Fix MBR in Windows 7?

April 9, 2013 at 01:26:53
Specs: 7, Dual Core/8 gigs
So I quad booted my netbook with Two versions of Linux, XP and 7. I originally installed XP, then 7, and when 7 installed, it recognized XP and 7's boot manager took into account both OSes. Then I installed the Linux OSes, and Grub took over. It gave me the option of either Linux OSes, or 7. Then when I chose 7, 7's boot loader comes on giving me the option of 7 or "Earlier Versions of Windows".

Well, I had to re-install XP. Now the computer boots straight to XP without any consideration for any other OSes. And when I repaired grub, it won't give me the option of 7 anymore. I cannot seem to be able to get XP to see 7. So now my Grub shows both Linux OSes, and XP. When I go into XP, it doesn't give me the option to choose XP or 7. It just boots into XP.

I know the easy way out is to re-install 7, then fix Grub, but I don't partition my drive into 4 parts and install 4 OSes because I like to do things the easy way!

Old stuff that still works, somewhat....


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#1
April 9, 2013 at 03:46:14
You answered your own question. The latest version of Windows wants to be first.

How do you know when a politician is lying? His mouth is moving.


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#2
April 9, 2013 at 05:46:41
Boot off of your Win7 disk, go for the repair options. Open a command prompt and run: bootrec

You'll need to follow up and reinstall GRUB afterwards.

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#3
April 9, 2013 at 22:01:40
"You answered your own question. The latest version of Windows wants to be first."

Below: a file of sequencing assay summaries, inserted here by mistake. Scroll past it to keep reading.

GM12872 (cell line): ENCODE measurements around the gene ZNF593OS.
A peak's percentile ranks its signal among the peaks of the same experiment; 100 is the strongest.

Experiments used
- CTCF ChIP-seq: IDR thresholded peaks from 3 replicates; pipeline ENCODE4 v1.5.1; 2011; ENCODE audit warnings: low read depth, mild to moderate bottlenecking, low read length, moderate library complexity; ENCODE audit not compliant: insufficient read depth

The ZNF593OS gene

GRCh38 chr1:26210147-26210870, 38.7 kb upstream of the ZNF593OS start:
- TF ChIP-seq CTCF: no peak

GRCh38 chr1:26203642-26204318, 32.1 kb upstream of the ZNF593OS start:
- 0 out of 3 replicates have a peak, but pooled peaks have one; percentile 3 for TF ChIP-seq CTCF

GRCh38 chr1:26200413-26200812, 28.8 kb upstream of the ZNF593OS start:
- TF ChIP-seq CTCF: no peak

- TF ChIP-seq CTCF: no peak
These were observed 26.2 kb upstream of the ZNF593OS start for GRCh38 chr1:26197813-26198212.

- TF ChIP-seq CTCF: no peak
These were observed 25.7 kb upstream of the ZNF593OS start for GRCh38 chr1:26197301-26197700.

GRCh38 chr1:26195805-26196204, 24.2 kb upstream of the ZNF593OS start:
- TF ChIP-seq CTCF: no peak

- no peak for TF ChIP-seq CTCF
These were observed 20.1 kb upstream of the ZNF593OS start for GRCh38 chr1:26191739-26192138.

Wow! Did you really say that? Thanks "Guapo"

Anyway, Razor, I did try repair the 7 boot loader by booting off the 7 part of the Multiboot usb, but wasn't successful. After the repair, it booted straight into XP.

Old stuff that still works, somewhat....


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#4
April 10, 2013 at 03:54:01
Did you try /FixMbr, /FixBoot and /RebuildBcd?

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#5
April 10, 2013 at 14:11:08
You installed xp and win7 all in the same partition? you can try to enter the command prompt of the recovery console or anything that can insist you to boot, and type the following commands to give it a try:
bootrec /fixmbr
bootsect /nt60 sys /mbr
bcdboot c:\windows /s c:

Or, I use EasyBCD to configure my boot options while using multiple OS.


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#6
April 10, 2013 at 19:11:19
Ok, first, like I said I patitioned my drive into four parts. I used a 500 gig, and partitioned it like this:
First 200 XP
Second 200 7
Third 50 Ubuntu 12.10
Fourth 50 Mint 12 Cinnamon

Second, I went into the 7 start up repair hoping that would fix it. But no. It now boots into 7, but not 7's boot loader with the option for XP.

I was thinking about going the BCD route, but was hoping I could not use an add on program, and get it back to where it was when first installed.

Old stuff that still works, somewhat....


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#7
April 11, 2013 at 00:35:32
If you used a 500 gig hdd, then you should have 200 gig for XP, 200 gig for 7, 50 gig for Ubuntu and 15.6 gig for Mint ( not 50 gig ) because 500 gig is eq to 465.6 actual gig. Am I correct ? ( just out of curiosity )

CoolGuy


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#8
April 11, 2013 at 01:44:49
Since no one here knows how to help me out, and I get answers from people who don't read what I wrote, I just decided to reinstall 7.